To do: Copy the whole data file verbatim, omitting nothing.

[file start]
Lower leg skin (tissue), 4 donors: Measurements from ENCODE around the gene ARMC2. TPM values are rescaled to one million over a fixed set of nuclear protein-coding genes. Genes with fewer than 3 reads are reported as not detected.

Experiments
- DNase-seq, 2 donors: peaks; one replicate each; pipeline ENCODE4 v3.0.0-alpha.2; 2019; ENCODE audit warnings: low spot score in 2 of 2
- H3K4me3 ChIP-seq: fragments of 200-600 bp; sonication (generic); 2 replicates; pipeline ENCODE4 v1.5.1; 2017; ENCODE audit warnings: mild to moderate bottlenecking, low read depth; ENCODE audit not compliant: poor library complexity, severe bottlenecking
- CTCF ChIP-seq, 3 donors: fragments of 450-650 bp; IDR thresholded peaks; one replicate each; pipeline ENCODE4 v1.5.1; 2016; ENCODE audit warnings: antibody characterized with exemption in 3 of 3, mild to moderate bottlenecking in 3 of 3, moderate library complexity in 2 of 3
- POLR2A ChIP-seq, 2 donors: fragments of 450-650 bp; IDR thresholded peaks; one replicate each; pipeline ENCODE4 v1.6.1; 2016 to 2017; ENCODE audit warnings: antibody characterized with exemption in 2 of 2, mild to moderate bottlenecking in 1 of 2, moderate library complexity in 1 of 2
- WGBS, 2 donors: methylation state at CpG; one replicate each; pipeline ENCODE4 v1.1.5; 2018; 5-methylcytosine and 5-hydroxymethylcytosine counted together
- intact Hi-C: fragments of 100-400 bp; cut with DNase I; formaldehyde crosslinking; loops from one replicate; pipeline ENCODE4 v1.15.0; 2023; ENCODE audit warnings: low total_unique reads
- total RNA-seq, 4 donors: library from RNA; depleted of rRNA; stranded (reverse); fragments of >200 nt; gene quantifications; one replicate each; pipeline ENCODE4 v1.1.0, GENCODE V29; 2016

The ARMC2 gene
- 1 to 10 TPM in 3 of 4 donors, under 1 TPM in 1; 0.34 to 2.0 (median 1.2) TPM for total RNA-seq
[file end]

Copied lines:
Lower leg skin (tissue), 4 donors: Measurements from ENCODE around the gene ARMC2. TPM values are rescaled to one million over a fixed set of nuclear protein-coding genes. Genes with fewer than 3 reads are reported as not detected.

Experiments
- DNase-seq, 2 donors: peaks; one replicate each; pipeline ENCODE4 v3.0.0-alpha.2; 2019; ENCODE audit warnings: low spot score in 2 of 2
- H3K4me3 ChIP-seq: fragments of 200-600 bp; sonication (generic); 2 replicates; pipeline ENCODE4 v1.5.1; 2017; ENCODE audit warnings: mild to moderate bottlenecking, low read depth; ENCODE audit not compliant: poor library complexity, severe bottlenecking
- CTCF ChIP-seq, 3 donors: fragments of 450-650 bp; IDR thresholded peaks; one replicate each; pipeline ENCODE4 v1.5.1; 2016; ENCODE audit warnings: antibody characterized with exemption in 3 of 3, mild to moderate bottlenecking in 3 of 3, moderate library complexity in 2 of 3
- POLR2A ChIP-seq, 2 donors: fragments of 450-650 bp; IDR thresholded peaks; one replicate each; pipeline ENCODE4 v1.6.1; 2016 to 2017; ENCODE audit warnings: antibody characterized with exemption in 2 of 2, mild to moderate bottlenecking in 1 of 2, moderate library complexity in 1 of 2
- WGBS, 2 donors: methylation state at CpG; one replicate each; pipeline ENCODE4 v1.1.5; 2018; 5-methylcytosine and 5-hydroxymethylcytosine counted together
- intact Hi-C: fragments of 100-400 bp; cut with DNase I; formaldehyde crosslinking; loops from one replicate; pipeline ENCODE4 v1.15.0; 2023; ENCODE audit warnings: low total_unique reads
- total RNA-seq, 4 donors: library from RNA; depleted of rRNA; stranded (reverse); fragments of >200 nt; gene quantifications; one replicate each; pipeline ENCODE4 v1.1.0, GENCODE V29; 2016

The ARMC2 gene
- 1 to 10 TPM in 3 of 4 donors, under 1 TPM in 1; 0.34 to 2.0 (median 1.2) TPM for total RNA-seq